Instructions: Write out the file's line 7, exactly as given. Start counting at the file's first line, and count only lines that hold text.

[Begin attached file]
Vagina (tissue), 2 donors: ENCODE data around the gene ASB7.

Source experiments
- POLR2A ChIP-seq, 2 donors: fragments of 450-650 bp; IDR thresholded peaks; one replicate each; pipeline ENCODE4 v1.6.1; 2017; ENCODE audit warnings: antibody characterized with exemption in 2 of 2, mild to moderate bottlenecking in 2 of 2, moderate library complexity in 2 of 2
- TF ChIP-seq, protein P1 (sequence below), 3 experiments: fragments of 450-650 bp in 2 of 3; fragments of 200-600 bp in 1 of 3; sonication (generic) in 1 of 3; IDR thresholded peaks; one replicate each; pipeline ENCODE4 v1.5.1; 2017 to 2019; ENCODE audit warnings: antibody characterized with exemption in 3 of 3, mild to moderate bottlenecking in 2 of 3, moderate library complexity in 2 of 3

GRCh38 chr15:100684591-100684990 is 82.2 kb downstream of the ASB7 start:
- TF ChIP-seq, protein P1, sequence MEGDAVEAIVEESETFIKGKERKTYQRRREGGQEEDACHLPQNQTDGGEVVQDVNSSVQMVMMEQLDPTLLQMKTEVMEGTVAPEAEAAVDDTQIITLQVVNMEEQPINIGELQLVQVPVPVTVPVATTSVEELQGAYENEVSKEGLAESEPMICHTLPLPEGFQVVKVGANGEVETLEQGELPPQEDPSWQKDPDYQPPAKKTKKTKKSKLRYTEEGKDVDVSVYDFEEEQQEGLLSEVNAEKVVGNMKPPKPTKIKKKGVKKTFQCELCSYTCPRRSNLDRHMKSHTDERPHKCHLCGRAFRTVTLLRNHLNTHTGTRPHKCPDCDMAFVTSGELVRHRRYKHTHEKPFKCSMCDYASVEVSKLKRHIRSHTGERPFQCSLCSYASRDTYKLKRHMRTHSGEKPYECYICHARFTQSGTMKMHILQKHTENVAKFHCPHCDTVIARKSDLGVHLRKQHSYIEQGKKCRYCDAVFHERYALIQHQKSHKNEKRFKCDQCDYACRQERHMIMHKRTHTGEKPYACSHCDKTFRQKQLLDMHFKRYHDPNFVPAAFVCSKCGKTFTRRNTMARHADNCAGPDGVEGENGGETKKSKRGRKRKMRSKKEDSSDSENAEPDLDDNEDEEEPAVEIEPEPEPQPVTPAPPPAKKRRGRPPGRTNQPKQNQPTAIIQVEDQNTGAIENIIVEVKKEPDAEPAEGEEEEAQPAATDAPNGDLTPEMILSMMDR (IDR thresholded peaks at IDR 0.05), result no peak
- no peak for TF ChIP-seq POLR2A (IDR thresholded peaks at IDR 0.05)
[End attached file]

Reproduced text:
- no peak for TF ChIP-seq POLR2A (IDR thresholded peaks at IDR 0.05)